2008 calls for new thinking

Wow, what a start to a new year.

We’re nearly at the end of the first quarter of calendar 2008 and we seem to be in whole new territory.

Perpetual Investments tell us we had the worst start to a stock market calendar trading year in more than 130 years (“Warning After Market’s Worst Start” Danny John – Sydney Morning Herald 6/2/08). They also predict sharemarket returns as low as 5%.

The boundaries within which last year’s stock picking, superstar pay rates for investment specialists existed are certainly shifting as Goldman Sachs JBWere lose swags of talent from among their retail advisory staff in Brisbane and Melbourne. The firm acknowledges that “simply brokering stocks will not meet all the wealth management needs of our private clients” (Craig Drummond, Chief Executive Goldman Sachs JBWere – Weekend Australian 9/2/08).

This trend runs in parallel to the talent turnovers befalling local offices of Suncorp Investment Management, UBS Global Asset Management, and Invesco Australia.

On another front, the National Australia Bank (NAB) chose January to announce it is banning commissions from more than 400 salaried financial planners to ensure “more customers will come to the NAB for advice because our planners have a relationship with the clients, not with the product manufacturer” (“NAB Opts For Fees, Bans Commissions” Leng Yeow – Australian Financial Review 21/01/08).

Along similar lines, advice products were announced by Westpac’s Sally Herman, with a new $199 Super Health Check for customers seeking superannuation only advice with $5,000 – $100,000 in assets (“Super Advice for $199” www.financialstandard.com.au – Financial Standard 15/1/08).

And who would’ve thought that basis points make great headlines?

The Commonwealth Bank (CBA) found itself caught on front pages for using wrong reasons to lift lending rates five points higher than the recent Reserve Bank 25 point increase in interest rates. New Treasurer Swan and Finance Minister Tanner both wanted everyone to know that the new government thought people should vote with their feet if they were unhappy with this greedy grab.

Where does all this leave us, as financial planners aiming to build valuable advice firms?

Firstly, I’d suggest a re-assessment of our 2008 revenue projections.

This year isn’t going to be another 2007.  Last year’s biggest influences were demand pressures, namely lack of resources, over-stretched systems, and lack of time to properly plan.

This year’s dynamics are going to be:

  • lack of a steady stream of quality new clients;
  • lack of confidence in international markets;
  • a strong but restrained Australian economy; and
  • a generation of aging 50+ financial planners increasingly wondering about their own financial plans.

In 2008, the institutions will use their marketing dollars to attract customers to old products and services, but with new names.

The new government will exercise its right of ascension in its first twelve months as the newly elected champion for giving all Australians a real fair go. Watch what happens to trail fees on mandated superannuation, or what happens to helping consumers switch financial institutions, or what happens with greater transparency on amounts paid by consumers to financial institutions.  Heaven forbid, they may even get some sense and rethink the four pillars banking policy.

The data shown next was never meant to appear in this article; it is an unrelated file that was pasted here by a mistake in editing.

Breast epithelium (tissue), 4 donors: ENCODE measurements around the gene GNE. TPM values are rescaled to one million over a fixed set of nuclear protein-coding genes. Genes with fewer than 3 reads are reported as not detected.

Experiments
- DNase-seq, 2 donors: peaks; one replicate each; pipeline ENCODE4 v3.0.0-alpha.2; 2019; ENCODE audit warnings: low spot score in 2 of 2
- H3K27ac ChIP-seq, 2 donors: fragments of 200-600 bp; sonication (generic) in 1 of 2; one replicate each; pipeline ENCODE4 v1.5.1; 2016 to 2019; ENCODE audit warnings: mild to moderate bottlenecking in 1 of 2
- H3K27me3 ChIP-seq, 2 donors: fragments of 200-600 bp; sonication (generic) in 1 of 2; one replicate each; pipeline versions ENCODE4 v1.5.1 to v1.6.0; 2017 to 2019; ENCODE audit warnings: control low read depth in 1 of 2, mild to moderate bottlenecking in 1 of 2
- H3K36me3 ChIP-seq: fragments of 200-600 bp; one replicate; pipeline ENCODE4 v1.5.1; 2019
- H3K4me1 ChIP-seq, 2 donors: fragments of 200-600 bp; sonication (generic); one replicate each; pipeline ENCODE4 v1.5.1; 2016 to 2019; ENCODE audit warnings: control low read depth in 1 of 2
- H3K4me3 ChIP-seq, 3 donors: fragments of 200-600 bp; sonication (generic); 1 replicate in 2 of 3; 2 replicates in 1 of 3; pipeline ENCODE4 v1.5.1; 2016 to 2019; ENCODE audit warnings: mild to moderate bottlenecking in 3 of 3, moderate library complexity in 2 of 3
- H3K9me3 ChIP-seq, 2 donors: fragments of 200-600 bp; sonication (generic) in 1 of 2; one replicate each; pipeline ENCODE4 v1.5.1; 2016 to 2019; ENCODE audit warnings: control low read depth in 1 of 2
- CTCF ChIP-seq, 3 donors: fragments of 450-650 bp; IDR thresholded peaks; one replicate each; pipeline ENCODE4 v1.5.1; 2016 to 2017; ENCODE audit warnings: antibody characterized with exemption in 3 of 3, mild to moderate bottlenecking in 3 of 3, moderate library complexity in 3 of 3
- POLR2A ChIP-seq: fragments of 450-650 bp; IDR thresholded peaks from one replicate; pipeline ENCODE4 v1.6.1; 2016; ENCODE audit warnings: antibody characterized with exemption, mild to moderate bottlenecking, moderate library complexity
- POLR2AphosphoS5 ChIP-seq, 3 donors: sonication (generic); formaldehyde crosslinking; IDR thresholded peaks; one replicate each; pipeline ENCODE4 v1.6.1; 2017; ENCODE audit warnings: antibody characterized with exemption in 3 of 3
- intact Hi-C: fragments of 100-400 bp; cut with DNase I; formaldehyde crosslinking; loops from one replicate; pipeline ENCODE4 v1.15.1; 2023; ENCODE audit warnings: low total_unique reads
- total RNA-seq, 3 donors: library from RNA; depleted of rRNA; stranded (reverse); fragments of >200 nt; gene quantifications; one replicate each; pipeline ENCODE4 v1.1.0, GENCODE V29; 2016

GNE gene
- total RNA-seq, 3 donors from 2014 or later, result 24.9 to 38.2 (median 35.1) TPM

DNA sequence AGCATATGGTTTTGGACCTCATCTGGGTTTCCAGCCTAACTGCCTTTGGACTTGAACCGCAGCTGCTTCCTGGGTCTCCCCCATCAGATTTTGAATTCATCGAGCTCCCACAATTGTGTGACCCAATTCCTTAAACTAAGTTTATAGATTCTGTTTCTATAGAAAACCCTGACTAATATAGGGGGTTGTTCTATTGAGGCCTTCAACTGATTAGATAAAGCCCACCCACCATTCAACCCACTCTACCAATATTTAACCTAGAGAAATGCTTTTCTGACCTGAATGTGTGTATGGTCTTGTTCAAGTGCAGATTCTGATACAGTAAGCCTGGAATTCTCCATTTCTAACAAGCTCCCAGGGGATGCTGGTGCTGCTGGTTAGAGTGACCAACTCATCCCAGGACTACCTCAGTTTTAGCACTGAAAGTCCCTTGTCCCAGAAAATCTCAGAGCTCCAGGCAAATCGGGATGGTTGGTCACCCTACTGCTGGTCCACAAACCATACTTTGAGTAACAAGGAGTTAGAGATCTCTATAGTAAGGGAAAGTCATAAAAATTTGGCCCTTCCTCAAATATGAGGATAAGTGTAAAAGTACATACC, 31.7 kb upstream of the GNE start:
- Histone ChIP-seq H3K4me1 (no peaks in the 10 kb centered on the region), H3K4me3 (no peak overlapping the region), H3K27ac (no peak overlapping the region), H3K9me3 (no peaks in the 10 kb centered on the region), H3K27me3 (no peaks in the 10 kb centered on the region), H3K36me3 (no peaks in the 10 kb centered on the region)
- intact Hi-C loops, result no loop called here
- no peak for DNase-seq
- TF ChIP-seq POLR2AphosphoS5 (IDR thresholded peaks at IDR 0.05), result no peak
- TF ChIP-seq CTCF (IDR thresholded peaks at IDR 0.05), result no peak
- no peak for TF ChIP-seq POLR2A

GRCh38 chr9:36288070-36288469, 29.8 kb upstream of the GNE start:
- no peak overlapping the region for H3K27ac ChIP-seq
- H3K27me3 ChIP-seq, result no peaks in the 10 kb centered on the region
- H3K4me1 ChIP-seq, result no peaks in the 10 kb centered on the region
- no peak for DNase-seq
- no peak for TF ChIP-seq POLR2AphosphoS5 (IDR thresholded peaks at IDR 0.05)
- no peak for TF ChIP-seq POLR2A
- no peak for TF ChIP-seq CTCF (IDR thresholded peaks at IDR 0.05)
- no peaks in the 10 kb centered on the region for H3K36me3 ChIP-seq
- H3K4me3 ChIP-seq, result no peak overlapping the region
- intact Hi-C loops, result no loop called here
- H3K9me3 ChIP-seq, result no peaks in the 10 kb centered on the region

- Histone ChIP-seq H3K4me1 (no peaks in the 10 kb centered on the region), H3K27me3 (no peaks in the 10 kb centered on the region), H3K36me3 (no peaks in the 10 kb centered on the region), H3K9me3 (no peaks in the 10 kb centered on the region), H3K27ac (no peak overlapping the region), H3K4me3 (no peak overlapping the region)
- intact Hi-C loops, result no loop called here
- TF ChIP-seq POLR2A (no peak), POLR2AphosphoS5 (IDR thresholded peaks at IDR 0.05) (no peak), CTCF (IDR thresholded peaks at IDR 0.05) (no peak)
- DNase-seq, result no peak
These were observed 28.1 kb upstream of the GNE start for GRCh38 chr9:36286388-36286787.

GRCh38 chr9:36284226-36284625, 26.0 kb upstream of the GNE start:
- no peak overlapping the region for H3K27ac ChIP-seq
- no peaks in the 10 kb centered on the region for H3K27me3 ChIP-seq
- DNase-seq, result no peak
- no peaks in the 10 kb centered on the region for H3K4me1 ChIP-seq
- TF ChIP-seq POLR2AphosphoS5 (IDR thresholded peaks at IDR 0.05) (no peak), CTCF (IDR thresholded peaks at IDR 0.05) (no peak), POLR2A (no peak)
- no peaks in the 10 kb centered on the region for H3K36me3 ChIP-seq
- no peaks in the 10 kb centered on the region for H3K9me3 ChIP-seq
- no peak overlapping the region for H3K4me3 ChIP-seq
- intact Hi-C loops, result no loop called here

There’s never been a more pressing time for the financial planning industry to reflect upon the success of last few years (benchmarks from our Dashboard Reports show year on year revenue growth to 30/06/07 of 22% – not bad.  The Dashboard Reports™ are a trademark of Strategic Consulting and Training. www.scat.com.au).

If you expect to keep doing everything just like last year, good luck.

This year calls for new thinking.

  • How can you grow income as markets stall?
  • How can you de-link the hard work and quality of your advice from a payment method attached to the product?
  • How are you going to attract essential talent to work and build something significant for them and you within your firm?
  • How are you going to reduce your dependency on just one market focus (i.e. superannuation or investments), like Goldman Sachs JBWere?
  • How are you going to position your expertise for good or bad economic times?
  • How are you going to attract new quality prospects that aren’t reliant upon your personal network or selling ability?

The wind has been at our back for the last few years.  As the wind inevitably turns to be on our bow, we need new tactics.

In 2008, consumers will better understand basis points, new governments will exercise new muscles, institutions will do everything to protect shareholder returns, and talent will seek new leadership.

As a financial planner you have to make adjustments. These are the best times and best of conditions to build a quality, market independent, and person independent financial advice firm.  If you’re been thinking of quietly exiting in next few years, you might like to advance those thoughts.  If you’re in it for a while yet, the next few years will be challenging, exciting and scary.

Out of 2008, we are building a new profession – the profession of advice.

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